3G or 4G? Parsing the economics of mobile broadband
GSMA technology director Dan Warren explains why some operators are running head-first toward LTE while others are holding back
Verizon Wireless (NYSE:VZ, NYSE:VOD) is jumping into long-term evolution (LTE), launching its first networks this year, while AT&T (NYSE:T) is taking a little more time, planning its rollout in 2011 and upgrading its 3G network in the interim. In Japan, there’s a similar story. NTT DoCoMo (NYSE:DCM) is as gung ho over LTE as its Verizon, but Softbank Mobile appears to be in no hurry.
Why are some operators rushing forward with LTE while others are content to wait? One simple explanation is the distinction between CDMA and UMTS service providers: CDMA operators, with no migration path remaining on their 3G networks, are proceeding immediately to 4G, while UMTS providers, with plenty of upgrades left for their high-speed packet access (HSPA) networks. That’s only a partial explanation, though. It’s true many CDMA providers—Verizon, Sprint (NYSE:S), KDDI, MetroPCS (NYSE:PCS)—have been quick to adopt LTE, but in Canada Telus (NYSE:TU) and Bell Mobility (NYSE:BCE) have opted to deploy HSPA networks to compliment their CDMA networks. Meanwhile, HSPA operator DoCoMo will have one of the first LTE launches in the world, followed by Nordic operators TeliaSonera, Tele2 and Telenor.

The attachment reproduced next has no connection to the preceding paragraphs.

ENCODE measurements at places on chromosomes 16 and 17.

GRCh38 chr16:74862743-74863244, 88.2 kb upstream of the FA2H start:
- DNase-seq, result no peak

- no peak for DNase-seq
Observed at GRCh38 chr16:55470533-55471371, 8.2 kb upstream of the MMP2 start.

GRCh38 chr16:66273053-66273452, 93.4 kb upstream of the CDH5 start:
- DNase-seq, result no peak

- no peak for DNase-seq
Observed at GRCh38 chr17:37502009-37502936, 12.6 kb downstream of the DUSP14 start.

Another generalization is that business model determines the deployment: Operators interested in offering true mobile broadband services are launching LTE sooner rather than later. Again, this explanation holds only so much water. While true for operators like Verizon and DoCoMo, MobilKom Austria and Australia’s Telstra are aggressively pursuing mobile broadband access businesses with souped-up 3G networks.
The truth is the reasons why an operator goes 4G can’t be boiled down to a simple rule, said Dan Warren, director of technology for the GSM Association. Rather, each operator faces a broad and varied set of factors when marking the decision to move to 4G. The competitive landscape in the operator’s territory, the market demand for mobile broadband, its spectrum holdings or the availability of future spectrum, and its financial position are all factors. But even if all of those factors work in an operator’s favor, 4G isn’t necessarily a given. The most critical factors in determining an operator’s near-term technology path, Warren said, are the age and status of its current 3G network.
The older a 3G network, the longer an operator has been recouping its investment in mobile data, clearing the financial hurdles for a major investment in a new 4G network. In addition, the age of an operator’s equipment determines how easy it is to upgrade to more advanced HSPA technologies or LTE—if even an option, Warren said.
“If you have shiny new equipment in your network, it will be much easier to upgrade than if you have old equipment,” Warren said. “The guys who have older equipment pay for their upgrades through the nose.”